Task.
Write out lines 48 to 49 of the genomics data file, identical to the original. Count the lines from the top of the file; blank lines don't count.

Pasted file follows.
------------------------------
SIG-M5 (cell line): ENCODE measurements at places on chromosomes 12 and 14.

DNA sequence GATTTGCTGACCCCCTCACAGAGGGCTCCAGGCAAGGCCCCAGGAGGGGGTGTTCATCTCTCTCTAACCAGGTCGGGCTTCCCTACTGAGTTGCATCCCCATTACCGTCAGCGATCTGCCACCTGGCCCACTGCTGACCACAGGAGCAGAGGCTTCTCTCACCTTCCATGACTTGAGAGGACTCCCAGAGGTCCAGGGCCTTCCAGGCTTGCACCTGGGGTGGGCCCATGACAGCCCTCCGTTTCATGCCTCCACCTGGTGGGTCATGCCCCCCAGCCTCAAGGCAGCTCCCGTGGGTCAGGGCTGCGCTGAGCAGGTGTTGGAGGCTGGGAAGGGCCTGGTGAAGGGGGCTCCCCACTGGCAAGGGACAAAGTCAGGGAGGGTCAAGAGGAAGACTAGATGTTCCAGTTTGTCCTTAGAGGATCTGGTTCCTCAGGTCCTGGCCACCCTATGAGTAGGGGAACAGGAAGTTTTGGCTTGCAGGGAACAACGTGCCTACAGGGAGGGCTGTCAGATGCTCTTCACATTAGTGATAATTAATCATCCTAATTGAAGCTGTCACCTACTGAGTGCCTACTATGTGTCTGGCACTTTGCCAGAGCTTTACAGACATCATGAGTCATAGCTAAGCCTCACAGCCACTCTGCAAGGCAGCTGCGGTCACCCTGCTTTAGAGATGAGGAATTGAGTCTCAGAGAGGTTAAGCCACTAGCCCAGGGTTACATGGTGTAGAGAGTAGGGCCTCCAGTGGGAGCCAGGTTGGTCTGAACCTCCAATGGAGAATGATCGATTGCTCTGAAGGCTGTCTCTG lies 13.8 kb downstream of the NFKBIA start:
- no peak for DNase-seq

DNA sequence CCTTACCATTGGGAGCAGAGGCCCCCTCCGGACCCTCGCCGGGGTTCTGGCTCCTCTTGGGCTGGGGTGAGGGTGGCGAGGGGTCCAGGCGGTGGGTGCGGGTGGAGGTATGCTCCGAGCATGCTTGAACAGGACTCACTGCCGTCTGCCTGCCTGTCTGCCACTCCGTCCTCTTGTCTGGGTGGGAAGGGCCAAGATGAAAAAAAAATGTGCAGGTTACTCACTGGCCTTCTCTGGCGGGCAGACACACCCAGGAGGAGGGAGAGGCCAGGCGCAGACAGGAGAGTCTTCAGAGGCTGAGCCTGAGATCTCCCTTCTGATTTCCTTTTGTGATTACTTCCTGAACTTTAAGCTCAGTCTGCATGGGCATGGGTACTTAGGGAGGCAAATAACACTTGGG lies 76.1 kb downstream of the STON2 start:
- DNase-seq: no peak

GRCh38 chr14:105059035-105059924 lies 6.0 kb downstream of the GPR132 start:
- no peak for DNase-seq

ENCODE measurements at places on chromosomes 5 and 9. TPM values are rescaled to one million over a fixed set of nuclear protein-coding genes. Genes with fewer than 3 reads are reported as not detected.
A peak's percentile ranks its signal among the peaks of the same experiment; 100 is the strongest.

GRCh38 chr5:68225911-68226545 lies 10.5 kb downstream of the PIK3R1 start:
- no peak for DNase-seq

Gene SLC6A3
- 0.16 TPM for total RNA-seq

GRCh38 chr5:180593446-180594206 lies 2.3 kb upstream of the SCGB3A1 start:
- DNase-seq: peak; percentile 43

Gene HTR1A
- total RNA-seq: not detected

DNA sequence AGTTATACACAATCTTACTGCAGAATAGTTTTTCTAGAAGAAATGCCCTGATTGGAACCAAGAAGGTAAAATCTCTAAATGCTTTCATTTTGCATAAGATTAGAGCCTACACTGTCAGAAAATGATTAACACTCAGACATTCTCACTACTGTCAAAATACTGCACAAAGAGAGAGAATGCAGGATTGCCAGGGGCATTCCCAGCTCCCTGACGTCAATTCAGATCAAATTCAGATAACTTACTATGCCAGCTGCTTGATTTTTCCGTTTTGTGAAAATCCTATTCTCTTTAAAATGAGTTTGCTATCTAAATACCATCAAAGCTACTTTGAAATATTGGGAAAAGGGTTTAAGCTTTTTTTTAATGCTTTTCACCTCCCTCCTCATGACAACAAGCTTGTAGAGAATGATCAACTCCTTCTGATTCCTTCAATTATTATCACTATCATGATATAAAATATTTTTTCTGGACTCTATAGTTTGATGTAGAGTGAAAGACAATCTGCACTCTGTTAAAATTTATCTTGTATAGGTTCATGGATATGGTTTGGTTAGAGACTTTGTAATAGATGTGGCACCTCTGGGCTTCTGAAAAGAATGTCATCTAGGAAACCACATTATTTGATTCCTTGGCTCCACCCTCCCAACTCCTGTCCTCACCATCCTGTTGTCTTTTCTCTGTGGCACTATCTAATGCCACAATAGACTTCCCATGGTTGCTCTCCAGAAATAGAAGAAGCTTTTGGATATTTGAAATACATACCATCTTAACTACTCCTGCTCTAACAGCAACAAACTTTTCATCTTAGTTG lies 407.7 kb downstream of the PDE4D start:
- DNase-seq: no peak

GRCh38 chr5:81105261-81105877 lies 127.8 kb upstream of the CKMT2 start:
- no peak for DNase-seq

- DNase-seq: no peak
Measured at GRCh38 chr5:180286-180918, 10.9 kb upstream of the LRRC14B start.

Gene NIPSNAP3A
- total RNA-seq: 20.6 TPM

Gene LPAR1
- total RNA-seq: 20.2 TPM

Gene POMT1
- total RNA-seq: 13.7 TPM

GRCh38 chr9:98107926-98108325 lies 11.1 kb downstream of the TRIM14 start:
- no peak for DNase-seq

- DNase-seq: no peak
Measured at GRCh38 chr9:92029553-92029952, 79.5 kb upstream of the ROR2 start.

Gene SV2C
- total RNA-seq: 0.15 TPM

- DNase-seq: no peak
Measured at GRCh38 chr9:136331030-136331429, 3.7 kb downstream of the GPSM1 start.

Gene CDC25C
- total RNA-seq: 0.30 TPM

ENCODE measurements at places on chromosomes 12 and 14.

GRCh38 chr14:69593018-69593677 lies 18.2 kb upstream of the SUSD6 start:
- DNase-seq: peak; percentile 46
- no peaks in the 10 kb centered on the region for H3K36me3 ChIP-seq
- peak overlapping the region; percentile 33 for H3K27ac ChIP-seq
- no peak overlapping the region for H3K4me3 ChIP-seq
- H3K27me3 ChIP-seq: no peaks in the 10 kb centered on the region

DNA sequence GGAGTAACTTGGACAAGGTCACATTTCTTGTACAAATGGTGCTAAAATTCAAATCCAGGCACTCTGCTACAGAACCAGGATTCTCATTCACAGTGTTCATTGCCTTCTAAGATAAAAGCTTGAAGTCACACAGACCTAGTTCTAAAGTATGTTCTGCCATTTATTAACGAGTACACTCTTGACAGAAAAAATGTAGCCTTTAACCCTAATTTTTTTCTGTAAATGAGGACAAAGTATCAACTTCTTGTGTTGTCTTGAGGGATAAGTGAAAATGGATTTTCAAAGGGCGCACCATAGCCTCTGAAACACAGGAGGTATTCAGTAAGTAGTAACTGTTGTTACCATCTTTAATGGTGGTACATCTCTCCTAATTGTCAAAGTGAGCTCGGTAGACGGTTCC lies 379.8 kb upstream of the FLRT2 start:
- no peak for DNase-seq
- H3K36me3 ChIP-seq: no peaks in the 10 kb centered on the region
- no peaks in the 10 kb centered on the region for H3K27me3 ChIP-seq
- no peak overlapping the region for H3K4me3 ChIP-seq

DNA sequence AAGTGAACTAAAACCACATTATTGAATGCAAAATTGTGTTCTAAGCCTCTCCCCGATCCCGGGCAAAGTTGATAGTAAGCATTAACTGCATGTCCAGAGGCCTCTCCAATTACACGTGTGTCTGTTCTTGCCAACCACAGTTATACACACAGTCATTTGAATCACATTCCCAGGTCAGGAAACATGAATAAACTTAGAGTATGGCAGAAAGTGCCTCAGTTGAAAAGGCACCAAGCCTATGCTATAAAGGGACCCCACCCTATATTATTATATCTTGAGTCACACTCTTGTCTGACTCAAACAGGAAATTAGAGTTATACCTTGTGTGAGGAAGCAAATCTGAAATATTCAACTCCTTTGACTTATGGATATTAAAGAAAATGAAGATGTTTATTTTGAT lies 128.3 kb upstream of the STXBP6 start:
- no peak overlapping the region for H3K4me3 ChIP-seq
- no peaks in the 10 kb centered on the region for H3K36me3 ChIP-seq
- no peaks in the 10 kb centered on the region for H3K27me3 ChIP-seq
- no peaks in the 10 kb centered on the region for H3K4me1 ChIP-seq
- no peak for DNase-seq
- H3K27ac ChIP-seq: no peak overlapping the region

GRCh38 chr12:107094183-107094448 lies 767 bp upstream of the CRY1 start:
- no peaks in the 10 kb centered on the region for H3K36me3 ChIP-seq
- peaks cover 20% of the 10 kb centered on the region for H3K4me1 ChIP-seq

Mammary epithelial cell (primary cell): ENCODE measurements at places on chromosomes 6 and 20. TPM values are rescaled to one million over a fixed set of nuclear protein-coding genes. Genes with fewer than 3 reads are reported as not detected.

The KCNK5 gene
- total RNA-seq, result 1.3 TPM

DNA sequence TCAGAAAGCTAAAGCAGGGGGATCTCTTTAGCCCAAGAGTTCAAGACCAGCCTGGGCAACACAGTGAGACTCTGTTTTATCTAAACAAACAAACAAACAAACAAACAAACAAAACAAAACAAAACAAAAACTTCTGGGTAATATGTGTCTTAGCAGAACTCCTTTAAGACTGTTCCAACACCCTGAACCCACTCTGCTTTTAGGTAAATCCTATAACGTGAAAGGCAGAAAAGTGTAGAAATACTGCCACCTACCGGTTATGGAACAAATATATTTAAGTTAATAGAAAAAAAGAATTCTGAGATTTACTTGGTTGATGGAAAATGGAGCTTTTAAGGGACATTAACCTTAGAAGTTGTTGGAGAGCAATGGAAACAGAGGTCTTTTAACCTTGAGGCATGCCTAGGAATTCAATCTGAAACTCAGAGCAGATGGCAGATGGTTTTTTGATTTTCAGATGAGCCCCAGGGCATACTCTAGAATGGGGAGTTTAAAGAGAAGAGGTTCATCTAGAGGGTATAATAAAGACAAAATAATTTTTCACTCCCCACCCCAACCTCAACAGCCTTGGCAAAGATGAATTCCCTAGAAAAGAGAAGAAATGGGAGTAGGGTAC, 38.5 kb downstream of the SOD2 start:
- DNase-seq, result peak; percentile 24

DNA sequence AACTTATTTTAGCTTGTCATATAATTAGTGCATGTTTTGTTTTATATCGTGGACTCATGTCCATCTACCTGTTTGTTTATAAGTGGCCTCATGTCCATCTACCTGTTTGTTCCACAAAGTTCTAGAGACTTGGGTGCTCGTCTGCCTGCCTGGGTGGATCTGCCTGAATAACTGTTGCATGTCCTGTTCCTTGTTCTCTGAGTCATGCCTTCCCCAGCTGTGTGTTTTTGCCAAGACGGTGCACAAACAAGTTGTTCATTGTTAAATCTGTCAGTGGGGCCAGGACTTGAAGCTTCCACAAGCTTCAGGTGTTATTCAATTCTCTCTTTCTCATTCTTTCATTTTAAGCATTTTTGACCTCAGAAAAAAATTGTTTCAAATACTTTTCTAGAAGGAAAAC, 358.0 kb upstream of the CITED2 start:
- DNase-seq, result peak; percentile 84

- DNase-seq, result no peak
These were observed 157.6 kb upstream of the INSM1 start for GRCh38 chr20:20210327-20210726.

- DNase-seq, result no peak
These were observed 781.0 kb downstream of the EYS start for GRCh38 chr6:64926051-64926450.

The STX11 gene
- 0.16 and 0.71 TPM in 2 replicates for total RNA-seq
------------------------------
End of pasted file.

- no peak for DNase-seq
- H3K36me3 ChIP-seq: no peaks in the 10 kb centered on the region